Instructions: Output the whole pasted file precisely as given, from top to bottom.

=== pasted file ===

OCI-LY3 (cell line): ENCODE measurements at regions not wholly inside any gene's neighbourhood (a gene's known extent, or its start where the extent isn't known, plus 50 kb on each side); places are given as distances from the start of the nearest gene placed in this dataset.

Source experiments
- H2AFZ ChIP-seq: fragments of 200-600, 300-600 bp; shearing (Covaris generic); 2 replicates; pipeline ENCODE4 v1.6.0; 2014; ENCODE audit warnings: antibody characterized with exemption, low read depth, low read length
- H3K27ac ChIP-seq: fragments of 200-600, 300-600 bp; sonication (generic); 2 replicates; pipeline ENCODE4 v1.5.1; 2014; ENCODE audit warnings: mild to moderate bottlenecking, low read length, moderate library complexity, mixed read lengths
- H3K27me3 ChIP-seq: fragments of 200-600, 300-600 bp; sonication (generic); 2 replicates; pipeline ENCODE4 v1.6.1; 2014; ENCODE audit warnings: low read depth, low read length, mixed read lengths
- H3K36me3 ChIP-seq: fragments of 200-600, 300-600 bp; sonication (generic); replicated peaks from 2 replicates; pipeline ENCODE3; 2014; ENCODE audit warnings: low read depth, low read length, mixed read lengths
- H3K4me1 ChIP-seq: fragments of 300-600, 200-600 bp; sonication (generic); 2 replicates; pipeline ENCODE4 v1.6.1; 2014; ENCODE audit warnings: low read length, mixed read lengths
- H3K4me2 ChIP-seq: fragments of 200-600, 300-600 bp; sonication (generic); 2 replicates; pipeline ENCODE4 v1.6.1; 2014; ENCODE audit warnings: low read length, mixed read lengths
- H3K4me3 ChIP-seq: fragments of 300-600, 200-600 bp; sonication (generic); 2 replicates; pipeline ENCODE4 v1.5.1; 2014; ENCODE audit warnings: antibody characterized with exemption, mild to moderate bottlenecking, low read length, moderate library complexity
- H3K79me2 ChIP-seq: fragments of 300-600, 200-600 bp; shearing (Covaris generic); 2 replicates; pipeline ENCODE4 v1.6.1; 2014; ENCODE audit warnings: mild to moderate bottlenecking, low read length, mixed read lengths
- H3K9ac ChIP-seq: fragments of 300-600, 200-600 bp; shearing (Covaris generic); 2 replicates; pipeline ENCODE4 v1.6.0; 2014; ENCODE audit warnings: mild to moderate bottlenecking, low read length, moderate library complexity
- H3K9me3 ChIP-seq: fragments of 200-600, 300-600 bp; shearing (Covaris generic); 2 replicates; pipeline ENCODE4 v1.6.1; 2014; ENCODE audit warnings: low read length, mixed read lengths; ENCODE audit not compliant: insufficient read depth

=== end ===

OCI-LY3 (cell line): ENCODE measurements at regions not wholly inside any gene's neighbourhood (a gene's known extent, or its start where the extent isn't known, plus 50 kb on each side); places are given as distances from the start of the nearest gene placed in this dataset.

Source experiments
- H2AFZ ChIP-seq: fragments of 200-600, 300-600 bp; shearing (Covaris generic); 2 replicates; pipeline ENCODE4 v1.6.0; 2014; ENCODE audit warnings: antibody characterized with exemption, low read depth, low read length
- H3K27ac ChIP-seq: fragments of 200-600, 300-600 bp; sonication (generic); 2 replicates; pipeline ENCODE4 v1.5.1; 2014; ENCODE audit warnings: mild to moderate bottlenecking, low read length, moderate library complexity, mixed read lengths
- H3K27me3 ChIP-seq: fragments of 200-600, 300-600 bp; sonication (generic); 2 replicates; pipeline ENCODE4 v1.6.1; 2014; ENCODE audit warnings: low read depth, low read length, mixed read lengths
- H3K36me3 ChIP-seq: fragments of 200-600, 300-600 bp; sonication (generic); replicated peaks from 2 replicates; pipeline ENCODE3; 2014; ENCODE audit warnings: low read depth, low read length, mixed read lengths
- H3K4me1 ChIP-seq: fragments of 300-600, 200-600 bp; sonication (generic); 2 replicates; pipeline ENCODE4 v1.6.1; 2014; ENCODE audit warnings: low read length, mixed read lengths
- H3K4me2 ChIP-seq: fragments of 200-600, 300-600 bp; sonication (generic); 2 replicates; pipeline ENCODE4 v1.6.1; 2014; ENCODE audit warnings: low read length, mixed read lengths
- H3K4me3 ChIP-seq: fragments of 300-600, 200-600 bp; sonication (generic); 2 replicates; pipeline ENCODE4 v1.5.1; 2014; ENCODE audit warnings: antibody characterized with exemption, mild to moderate bottlenecking, low read length, moderate library complexity
- H3K79me2 ChIP-seq: fragments of 300-600, 200-600 bp; shearing (Covaris generic); 2 replicates; pipeline ENCODE4 v1.6.1; 2014; ENCODE audit warnings: mild to moderate bottlenecking, low read length, mixed read lengths
- H3K9ac ChIP-seq: fragments of 300-600, 200-600 bp; shearing (Covaris generic); 2 replicates; pipeline ENCODE4 v1.6.0; 2014; ENCODE audit warnings: mild to moderate bottlenecking, low read length, moderate library complexity
- H3K9me3 ChIP-seq: fragments of 200-600, 300-600 bp; shearing (Covaris generic); 2 replicates; pipeline ENCODE4 v1.6.1; 2014; ENCODE audit warnings: low read length, mixed read lengths; ENCODE audit not compliant: insufficient read depth